“I didn’t want to build another fine art island,” explains Tara Dalbow, curator and gallery director of the brand-new Barns Art Center in Hopewell Junction. “When I was curating this, I thought: How do I make something accessible?” The center’s inaugural exhibition, “Tasting Menu,” features 30 contemporary artists, and runs until December 5.
The origin of the Barns Center is remarkable. Dalbow graduated from Sarah Lawrence College in 2019 with an MFA in creative writing. For a year she taught classes at the New York Times Gap Year Program, while working on her first novel, As It Were. Then she heard that National Resources, a real estate development company which owns part of an industrial park in Hopewell Junction, was soliciting proposals. Dalbow, who had never worked in a gallery, dreamed up the Barns Center, a nonprofit art space focusing on food, ecology, and sustainable agriculture—and her pitch was accepted. She is 30 years old.
Dalbow began searching the internet for sculptors and painters with culinary themes, and sending out requests. “A few started saying yes, which I was shocked by,” she admits. “I had no experience as a curator, and they were still building the building. I was sure no one would say, ‘Yeah, take my $85,000 work of art.’”
I last saw a piece by Lucia Hierro at the Museum of Modern Art. Here she’s represented by Constancia Fine/Fare, a massive replica of a supermarket receipt reproduced on brushed suede, more than 10 feet high. (Sample line: “ORG BABY ROMAINE $4.29.”) A Fine Fare supermarket at 4211 Broadway in New York City produced the original.
Sharon Core has a pair of vivid photos: a banana split and “two cheeseburgers with everything.” Both are almost obscene in their curvaceous dripping excess. And both are real-life recreations of Claes Oldenburg sculptures. American food looks better than it tastes.
Nicholas Buffon’s diorama B & H Dairy is a meticulous reproduction of the famous—though cheap—East Village kosher restaurant, down to the sign on the door: “No Guns/No Phones.”
The subject of food lends itself to repetition. Jean Shin’s Floating Maize looks like a levitating cornfield. Each “cornstalk” is composed of Mountain Dew bottles (with the labels removed) taped end to end, decorated with “leaves” cut from the plastic bottles. Suspended from the ceiling, the Mountain Dew bottles lightly sway in the air conditioning breeze, their leaves fluttering. On a nearby table, Daniel Giordano’s 500 ceramic clementines, some ashen, some with a bright metallic gleam, caress the eyes like waves on the sea. The most abstract work is Rachel Major’s Still Life with Drips, in which a series of overlapping beef carcasses, rendered in childlike colors, drip a liquid that resembles multicolored blood.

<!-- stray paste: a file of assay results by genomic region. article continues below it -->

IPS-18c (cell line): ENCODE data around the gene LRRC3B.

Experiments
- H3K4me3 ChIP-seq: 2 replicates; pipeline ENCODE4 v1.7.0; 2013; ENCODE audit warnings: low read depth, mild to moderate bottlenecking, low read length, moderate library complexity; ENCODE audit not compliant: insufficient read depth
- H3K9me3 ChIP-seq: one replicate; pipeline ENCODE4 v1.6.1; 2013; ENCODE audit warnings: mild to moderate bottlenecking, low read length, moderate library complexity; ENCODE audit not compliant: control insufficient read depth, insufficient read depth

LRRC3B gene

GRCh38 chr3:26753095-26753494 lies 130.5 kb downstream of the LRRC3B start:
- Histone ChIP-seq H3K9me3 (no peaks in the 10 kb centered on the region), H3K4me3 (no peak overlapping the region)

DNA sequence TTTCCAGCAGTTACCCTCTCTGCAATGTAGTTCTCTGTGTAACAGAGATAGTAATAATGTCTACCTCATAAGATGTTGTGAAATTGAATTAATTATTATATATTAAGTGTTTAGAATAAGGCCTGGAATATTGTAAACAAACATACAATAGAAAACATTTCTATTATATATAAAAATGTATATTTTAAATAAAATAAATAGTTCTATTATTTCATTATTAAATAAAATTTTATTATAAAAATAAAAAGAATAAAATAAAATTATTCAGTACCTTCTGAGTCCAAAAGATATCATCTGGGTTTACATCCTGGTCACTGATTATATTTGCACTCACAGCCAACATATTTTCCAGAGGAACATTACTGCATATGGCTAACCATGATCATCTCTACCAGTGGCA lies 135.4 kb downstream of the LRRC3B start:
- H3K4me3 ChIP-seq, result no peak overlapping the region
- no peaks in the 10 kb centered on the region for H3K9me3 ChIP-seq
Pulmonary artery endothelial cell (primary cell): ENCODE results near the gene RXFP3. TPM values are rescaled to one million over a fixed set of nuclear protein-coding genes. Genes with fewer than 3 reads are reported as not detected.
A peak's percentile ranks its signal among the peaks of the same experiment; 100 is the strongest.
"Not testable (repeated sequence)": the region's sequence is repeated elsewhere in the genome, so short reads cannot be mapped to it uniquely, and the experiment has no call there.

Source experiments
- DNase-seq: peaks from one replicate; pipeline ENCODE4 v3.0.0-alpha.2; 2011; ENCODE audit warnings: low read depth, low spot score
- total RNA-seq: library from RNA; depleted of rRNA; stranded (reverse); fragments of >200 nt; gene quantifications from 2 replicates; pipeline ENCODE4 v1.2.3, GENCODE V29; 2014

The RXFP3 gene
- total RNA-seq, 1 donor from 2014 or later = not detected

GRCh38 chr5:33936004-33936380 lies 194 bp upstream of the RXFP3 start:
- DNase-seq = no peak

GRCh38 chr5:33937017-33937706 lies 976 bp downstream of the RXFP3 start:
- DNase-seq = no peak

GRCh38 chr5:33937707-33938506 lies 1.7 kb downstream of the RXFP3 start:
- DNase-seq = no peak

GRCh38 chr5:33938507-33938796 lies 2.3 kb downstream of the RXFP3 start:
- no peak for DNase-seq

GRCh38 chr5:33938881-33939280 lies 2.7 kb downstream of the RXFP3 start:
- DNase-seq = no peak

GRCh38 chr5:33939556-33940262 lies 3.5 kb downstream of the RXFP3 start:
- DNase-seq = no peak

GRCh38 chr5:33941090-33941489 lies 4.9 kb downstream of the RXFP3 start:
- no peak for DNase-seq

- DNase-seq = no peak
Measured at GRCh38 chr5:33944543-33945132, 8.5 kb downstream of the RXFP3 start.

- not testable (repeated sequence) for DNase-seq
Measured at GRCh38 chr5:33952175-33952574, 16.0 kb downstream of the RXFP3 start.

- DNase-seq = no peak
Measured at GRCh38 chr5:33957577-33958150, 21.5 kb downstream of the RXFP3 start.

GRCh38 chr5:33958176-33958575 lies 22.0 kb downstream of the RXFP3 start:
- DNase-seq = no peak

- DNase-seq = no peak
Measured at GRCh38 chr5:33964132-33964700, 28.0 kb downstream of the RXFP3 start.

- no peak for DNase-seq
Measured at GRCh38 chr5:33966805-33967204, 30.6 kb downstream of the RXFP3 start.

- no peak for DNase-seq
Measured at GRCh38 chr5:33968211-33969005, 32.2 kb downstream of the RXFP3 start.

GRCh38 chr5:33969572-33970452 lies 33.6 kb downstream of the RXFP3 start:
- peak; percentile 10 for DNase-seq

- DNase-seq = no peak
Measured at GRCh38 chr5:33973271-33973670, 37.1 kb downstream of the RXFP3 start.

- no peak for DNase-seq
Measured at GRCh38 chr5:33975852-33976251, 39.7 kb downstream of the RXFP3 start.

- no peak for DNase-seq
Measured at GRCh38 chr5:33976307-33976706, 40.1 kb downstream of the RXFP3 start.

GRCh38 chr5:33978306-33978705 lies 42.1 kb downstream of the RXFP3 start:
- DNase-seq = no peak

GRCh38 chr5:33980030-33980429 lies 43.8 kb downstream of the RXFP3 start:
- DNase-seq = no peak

Oranges haunt the exhibition, recurring in painting after painting. (Perhaps artists are drawn to their flaming color?)
“Barns” refers to the shape of the 3,200-square-foot gallery, and to the farms that covered this land before IBM began building this massive campus in 1963. The gallery leads into a food hall, still under construction, which will include the Sloop Brewing Co. Eventually the Barns Center plans to offer classes and artist residencies. Lost Arts, a three-screen documentary that follows 10 local farmers, debuts at the center on October 9.
“Tasting Menu” has a secret storyline, beginning with the harvesting of wheat—With and Without (Blue) by David Kennedy Cutler—and ending with a speeded-up video of decaying fruit by Sam Taylor-Johnson. Such is the tragic food cycle in the USA, where as much as 50 percent of our produce is wasted.
“Tasting Menu” will remain at the Barns Art Center until December 5.